Monday, November 06, 2006

The growing left bloc to our south

In case you didn't hear, Sandinista Daniel Ortega is poised to win the election that took place in Nicaragua today. The United States, which of course has a disgraceful history of interfering with Nicaraguan affairs, was actively campaigning against this result, supporting Liberal party candidate Montealegre. I was aware of this event from several articles at openDemocracy, but I didn't really pay attention until I saw this article from Reuters a few days ago: "Ortega comeback scares U.S. residents of Nicaragua." "Wow," I thought, "has he threatened U.S. citizens?" Well, it depends on how you define "threaten." In actuality, the owners of $200,000 villas are nervous that Ortega's election will slow down business. One man says "there's a good chance he'll confiscate property"; what's more certain is that the U.S. will withdraw aid and investment in order to punish the people of Nicaragua, 80 percent of whom, according to Reuters, live on less than $2 a day.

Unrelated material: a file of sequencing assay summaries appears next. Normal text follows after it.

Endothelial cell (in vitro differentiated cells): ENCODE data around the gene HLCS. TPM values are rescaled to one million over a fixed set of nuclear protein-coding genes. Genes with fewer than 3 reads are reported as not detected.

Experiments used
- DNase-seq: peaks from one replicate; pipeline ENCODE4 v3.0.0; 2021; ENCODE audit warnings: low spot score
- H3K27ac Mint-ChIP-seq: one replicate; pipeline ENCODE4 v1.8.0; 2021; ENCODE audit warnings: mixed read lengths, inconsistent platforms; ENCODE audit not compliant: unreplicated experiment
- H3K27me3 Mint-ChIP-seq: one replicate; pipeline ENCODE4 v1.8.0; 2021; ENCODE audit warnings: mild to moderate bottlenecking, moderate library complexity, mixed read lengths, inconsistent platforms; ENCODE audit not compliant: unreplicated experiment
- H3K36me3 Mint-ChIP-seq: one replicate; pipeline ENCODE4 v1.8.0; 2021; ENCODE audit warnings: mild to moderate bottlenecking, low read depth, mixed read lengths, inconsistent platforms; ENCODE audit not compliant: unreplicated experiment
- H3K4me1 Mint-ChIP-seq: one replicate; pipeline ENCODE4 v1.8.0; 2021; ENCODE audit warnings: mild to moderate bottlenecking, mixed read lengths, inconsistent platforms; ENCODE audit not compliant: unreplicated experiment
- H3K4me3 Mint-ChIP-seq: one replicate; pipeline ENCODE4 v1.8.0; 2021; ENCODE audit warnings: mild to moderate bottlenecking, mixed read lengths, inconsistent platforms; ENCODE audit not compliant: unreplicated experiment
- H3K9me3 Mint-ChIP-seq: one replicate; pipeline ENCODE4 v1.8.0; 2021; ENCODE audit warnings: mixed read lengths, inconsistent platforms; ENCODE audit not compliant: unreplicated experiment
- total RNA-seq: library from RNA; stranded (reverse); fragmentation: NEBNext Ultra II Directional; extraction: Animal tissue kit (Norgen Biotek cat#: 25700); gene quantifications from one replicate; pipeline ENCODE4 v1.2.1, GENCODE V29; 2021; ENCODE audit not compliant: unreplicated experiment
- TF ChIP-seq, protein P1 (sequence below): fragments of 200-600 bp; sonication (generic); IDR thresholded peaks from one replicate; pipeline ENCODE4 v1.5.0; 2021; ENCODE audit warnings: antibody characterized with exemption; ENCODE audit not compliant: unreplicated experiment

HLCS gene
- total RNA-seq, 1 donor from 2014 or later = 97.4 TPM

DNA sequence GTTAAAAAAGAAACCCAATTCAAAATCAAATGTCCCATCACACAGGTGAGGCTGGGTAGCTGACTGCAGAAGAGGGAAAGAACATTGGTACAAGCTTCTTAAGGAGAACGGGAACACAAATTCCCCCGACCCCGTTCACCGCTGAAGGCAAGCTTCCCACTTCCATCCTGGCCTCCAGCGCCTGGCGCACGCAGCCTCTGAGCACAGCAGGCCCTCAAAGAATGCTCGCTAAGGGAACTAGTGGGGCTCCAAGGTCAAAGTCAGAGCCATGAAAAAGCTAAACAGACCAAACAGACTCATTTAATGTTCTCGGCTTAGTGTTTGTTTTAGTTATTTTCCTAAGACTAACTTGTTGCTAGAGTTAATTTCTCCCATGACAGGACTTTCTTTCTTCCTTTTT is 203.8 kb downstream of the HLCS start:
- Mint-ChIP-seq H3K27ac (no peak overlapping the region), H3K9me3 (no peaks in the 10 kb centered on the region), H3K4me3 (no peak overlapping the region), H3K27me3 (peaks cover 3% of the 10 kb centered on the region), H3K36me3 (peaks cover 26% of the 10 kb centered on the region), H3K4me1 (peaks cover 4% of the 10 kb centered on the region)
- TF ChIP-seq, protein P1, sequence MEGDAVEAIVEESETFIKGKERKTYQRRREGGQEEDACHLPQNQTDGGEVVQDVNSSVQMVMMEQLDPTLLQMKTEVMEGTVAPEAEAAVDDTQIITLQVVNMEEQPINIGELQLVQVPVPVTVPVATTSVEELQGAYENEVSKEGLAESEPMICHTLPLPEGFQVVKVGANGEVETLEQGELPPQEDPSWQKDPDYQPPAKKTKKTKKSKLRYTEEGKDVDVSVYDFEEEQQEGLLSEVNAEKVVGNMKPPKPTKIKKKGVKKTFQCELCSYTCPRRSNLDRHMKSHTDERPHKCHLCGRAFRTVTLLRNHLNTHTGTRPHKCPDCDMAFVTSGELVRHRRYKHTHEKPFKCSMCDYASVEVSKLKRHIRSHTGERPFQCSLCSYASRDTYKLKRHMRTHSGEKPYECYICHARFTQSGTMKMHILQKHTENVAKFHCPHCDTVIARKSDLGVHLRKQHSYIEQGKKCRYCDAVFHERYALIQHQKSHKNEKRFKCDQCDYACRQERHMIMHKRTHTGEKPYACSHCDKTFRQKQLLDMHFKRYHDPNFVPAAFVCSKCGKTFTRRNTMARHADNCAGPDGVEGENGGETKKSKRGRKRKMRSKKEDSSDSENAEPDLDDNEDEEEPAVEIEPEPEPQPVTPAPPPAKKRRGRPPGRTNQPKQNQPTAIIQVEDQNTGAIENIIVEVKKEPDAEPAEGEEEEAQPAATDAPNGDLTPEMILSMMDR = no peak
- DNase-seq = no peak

Ortega is a worry, but not primarily because of the early Sandinista government, which the US State Department falsely portrays as an "authoritarian dictatorship," when in fact this label certainly applies to the US-backed Somoza dynasty. Rather, it is from several shady alliances and pacts made in the 90s, especially with disgraced swindler Arnoldo Aleman, leader of the Constitutional Liberal Party. For instance, it is precisely because of a rule that Ortega and Aleman created--that presidential candidates need only win 35% of the vote with the other candidate trailing by at least 5% to be declared president, when it used to be 45%--that Ortega is probably going to win today.

Of course, the wider picture is that Ortega's is yet another in a growing list of Latin American governments which oppose the United States. How exactly he fits that description is unclear, since he has agreed in advance to go forward with CAFTA, but the US has certainly designated him as such, and Hugo Chavez is waiting in the wings with the victory champagne. No matter what, it will be interesting to watch the changing dynamic, and to watch with trepidation the state of the Nicaraguan people, whose new government is being called "pro-terrorist" and "hijacked by undemocratic forces."


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